The Greens, of course, will want a broader scheme that affects more business sectors, on the perfectly reasonable assumption that they need to start making their transition to ensure they remain internationally competitive, and can therefore protect jobs.
But if Kloppers is right about the pact of international action – be it at a political or a corporate level – then the imperative for a broader-based scheme in Australia will follow on soon enough. It’s just a matter of getting the pathway in place.
By James Paton for Bloomberg (15 September 2010):
TRUenergy Pty. and AGL Energy Ltd. called for an Australian emissions trading system to spur investment to replace coal-fired power plants and said they look forward to working with new Climate Change Minister Greg Combet.
Continued doubts about whether the government will impose a price on carbon emissions would threaten spending, including as much as A$3 billion ($2.8 billion) Melbourne-based TRUenergy is ready to invest in gas-fired generation, Richard McIndoe, managing director of the CLP Holdings Ltd. unit, said today.
“We all would like a price on carbon,” McIndoe said in an interview in Sydney. “The issue is not about an ETS. The issue is one of transitional assistance. If it’s not done in this government and if this uncertainty continues, not for two to three years, but four to five years, and nobody is building, then you will have power shortages and insufficient capacity.”
Prime Minister Julia Gillard has tasked Combet, a former union leader, with leading an effort to impose a price on carbon to curb emissions in Australia, the world’s largest exporter of coal. Combet, 52, who was sworn in yesterday in Canberra, previously assisted Penny Wong in the climate change portfolio.
“He understands each part of the equation,” McIndoe said. “He understands the investors. He understands the importance of maintaining job security and not closing vast tracks of Hunter Valley and Latrobe Valley power stations. He also understands that an emissions trading scheme, longer term, is the most efficient way to provide a lower carbon economy.”
TRUenergy has a A$5 billion portfolio of generation and retail assets and operates the Yallourn coal-fired station in the Latrobe Valley east of Melbourne, Australia’s second-largest city, its website shows. Yallourn supplies 22 percent of Victoria state’s electricity needs.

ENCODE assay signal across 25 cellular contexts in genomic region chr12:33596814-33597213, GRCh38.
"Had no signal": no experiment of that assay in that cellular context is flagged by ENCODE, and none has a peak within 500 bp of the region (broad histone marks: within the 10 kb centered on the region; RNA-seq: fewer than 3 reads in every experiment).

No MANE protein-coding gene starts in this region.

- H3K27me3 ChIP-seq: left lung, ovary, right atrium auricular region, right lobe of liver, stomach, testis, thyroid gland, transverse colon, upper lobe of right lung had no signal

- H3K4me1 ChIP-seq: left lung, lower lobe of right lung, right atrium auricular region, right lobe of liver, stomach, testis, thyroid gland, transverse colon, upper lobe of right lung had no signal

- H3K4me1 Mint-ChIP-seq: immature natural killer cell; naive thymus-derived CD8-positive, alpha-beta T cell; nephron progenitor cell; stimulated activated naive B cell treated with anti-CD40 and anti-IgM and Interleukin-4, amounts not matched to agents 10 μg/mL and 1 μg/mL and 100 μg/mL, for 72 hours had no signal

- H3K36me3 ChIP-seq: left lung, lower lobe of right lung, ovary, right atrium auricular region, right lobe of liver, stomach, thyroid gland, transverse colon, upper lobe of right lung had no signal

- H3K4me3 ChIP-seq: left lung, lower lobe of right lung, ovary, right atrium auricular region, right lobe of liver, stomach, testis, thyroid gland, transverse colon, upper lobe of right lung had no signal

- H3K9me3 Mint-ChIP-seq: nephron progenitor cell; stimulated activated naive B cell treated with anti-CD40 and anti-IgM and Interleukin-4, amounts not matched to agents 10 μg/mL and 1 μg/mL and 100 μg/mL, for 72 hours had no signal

Michael Fraser, chief executive officer of Sydney-based AGL Energy, said the company had discussed government amendments to the nation’s renewable energy target with Combet. AGL has said it accelerated plans for the A$1 billion Macarthur wind farm in the state of Victoria after the Australian Senate approved revisions to laws aimed at encouraging renewable energy.
“He got his head around complicated issues quickly,” Fraser said in an interview in Sydney yesterday. “It’s a difficult portfolio that’s going to require a lot of negotiation skills, and I think he has a demonstrated track record.”
While a price on carbon in Australia is inevitable, “it’s going to be very difficult” to achieve in the next two or three years, Fraser said.
Risk to Investment
“I don’t think anyone can predict how this is going to unfold, but if there isn’t legislative change, you won’t get large-scale investments like replacing coal-fired power stations with gas to make a real difference,” he said.
AGL rose 1.8 percent to A$15.82 at the market’s 4:10 p.m. close in Sydney. The stock has climbed 13 percent this year, compared with a 4.3 percent drop in the benchmark S&P/ASX 200 Index.
Australian lawmakers should consider an emissions-trading system that applies only to electricity generation and excludes transport and agriculture, Fraser said at a conference today.
“When you look at Canberra and you look at the political difficulties, and you look at the interests of stakeholders around the country, one of the things I would reflect on is that perhaps we have been too ambitious in trying to introduce an all-encompassing CPRS or emissions-trading scheme,” he said.
TRUenergy’s McIndoe said the government’s prior carbon pollution reduction plan introduced while kevin Rudd was prime minister would have “impaired the company’s business by several hundred million dollars” and addressed the power industry last. McIndoe said in the interview he supports the AGL chief’s idea.
“I think Michael Fraser is right,” he said